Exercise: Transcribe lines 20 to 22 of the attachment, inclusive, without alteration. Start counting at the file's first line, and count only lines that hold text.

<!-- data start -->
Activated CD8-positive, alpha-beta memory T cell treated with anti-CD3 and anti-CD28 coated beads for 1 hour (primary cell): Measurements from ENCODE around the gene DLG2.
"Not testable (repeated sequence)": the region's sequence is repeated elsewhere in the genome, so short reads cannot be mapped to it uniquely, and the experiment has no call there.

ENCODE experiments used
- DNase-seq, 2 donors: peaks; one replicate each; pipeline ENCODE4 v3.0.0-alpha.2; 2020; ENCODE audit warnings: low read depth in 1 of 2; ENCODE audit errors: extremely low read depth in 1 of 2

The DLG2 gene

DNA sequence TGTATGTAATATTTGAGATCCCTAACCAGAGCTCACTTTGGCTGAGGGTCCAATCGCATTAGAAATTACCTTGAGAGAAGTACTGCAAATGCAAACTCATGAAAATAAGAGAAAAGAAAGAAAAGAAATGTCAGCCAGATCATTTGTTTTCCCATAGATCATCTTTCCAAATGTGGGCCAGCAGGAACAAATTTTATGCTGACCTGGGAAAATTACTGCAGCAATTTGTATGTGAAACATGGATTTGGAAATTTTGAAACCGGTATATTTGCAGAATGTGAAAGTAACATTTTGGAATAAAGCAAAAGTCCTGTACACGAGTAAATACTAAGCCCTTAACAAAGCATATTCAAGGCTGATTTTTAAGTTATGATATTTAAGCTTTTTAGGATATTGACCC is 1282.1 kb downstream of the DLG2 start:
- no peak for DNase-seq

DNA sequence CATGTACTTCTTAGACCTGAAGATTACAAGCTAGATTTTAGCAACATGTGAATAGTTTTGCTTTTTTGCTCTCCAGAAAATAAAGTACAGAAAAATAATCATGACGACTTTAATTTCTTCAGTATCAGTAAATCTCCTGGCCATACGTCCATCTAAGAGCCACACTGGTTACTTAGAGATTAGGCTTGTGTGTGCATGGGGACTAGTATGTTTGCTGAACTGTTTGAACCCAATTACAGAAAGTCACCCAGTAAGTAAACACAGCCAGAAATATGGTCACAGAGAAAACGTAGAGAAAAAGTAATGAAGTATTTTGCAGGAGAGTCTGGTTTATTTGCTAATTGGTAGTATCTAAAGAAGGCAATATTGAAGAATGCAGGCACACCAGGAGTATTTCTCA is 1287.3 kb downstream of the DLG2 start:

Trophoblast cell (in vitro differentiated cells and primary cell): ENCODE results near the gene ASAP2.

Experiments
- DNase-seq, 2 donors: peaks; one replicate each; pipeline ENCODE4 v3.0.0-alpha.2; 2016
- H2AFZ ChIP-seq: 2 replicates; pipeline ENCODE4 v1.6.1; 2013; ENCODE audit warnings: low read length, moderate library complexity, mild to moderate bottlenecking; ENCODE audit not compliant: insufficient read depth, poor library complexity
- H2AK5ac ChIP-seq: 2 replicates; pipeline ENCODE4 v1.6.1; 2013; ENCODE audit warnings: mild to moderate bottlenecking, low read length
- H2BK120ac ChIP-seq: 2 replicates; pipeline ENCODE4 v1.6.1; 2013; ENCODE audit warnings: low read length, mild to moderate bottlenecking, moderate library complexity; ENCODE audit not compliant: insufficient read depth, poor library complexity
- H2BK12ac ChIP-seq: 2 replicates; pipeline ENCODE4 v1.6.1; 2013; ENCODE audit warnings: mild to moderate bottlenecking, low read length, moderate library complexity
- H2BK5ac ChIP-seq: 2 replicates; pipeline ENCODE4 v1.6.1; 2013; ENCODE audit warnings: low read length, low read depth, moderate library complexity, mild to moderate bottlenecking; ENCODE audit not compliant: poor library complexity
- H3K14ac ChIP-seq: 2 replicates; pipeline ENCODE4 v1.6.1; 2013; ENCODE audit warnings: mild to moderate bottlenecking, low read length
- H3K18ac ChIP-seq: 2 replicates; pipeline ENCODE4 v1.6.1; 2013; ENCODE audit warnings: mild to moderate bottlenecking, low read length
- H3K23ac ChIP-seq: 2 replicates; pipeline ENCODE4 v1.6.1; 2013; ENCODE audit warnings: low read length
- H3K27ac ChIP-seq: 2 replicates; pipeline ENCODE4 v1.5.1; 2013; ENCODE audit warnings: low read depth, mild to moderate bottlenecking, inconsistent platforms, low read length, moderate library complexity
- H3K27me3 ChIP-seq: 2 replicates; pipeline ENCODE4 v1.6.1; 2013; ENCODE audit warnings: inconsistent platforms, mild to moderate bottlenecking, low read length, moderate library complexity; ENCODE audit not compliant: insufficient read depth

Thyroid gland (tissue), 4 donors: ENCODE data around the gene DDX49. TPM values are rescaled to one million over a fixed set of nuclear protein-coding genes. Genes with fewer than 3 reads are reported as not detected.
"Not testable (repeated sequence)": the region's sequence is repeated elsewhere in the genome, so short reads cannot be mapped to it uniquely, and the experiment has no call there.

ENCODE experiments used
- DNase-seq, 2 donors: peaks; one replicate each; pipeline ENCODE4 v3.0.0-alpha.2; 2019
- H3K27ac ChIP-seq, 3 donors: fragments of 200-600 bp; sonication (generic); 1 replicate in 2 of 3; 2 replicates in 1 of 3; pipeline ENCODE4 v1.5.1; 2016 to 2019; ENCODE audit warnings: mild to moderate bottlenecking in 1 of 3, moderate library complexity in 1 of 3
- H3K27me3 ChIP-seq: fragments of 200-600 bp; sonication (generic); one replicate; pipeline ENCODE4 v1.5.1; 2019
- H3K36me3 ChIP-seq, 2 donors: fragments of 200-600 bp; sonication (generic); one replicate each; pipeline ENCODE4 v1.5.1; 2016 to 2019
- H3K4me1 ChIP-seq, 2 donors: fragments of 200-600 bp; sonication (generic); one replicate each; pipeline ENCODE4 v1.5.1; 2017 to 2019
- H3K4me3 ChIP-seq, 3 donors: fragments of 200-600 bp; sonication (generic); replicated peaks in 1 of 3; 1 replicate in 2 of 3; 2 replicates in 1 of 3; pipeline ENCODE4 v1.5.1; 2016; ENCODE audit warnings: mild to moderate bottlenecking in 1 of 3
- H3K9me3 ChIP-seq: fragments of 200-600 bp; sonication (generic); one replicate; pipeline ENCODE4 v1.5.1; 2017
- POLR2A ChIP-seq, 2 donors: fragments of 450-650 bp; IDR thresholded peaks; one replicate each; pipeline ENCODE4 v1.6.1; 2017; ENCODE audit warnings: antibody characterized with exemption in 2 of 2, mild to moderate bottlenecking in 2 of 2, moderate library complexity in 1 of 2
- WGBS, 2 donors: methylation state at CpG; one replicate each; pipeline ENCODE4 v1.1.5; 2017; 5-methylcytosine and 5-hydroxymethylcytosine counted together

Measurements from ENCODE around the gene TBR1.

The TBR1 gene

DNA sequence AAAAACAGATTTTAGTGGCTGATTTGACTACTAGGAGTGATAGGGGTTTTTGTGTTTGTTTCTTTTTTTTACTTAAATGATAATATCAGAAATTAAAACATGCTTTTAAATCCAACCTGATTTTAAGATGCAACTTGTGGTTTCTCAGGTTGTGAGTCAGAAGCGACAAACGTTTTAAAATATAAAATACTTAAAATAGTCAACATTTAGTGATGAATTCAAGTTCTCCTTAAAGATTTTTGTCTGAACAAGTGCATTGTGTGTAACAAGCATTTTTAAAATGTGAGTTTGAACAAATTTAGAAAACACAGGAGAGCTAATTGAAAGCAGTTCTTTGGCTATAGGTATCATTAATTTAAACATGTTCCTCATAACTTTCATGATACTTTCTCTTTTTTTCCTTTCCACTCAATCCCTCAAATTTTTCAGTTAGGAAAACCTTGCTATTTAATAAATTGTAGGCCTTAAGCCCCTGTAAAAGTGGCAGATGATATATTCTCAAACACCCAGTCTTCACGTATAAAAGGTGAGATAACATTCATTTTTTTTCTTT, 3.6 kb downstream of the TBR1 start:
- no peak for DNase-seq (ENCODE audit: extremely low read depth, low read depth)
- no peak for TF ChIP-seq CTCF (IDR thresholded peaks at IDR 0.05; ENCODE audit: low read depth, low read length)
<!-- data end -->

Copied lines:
- H3K27ac ChIP-seq: 2 replicates; pipeline ENCODE4 v1.5.1; 2013; ENCODE audit warnings: low read depth, mild to moderate bottlenecking, inconsistent platforms, low read length, moderate library complexity
- H3K27me3 ChIP-seq: 2 replicates; pipeline ENCODE4 v1.6.1; 2013; ENCODE audit warnings: inconsistent platforms, mild to moderate bottlenecking, low read length, moderate library complexity; ENCODE audit not compliant: insufficient read depth

Thyroid gland (tissue), 4 donors: ENCODE data around the gene DDX49. TPM values are rescaled to one million over a fixed set of nuclear protein-coding genes. Genes with fewer than 3 reads are reported as not detected.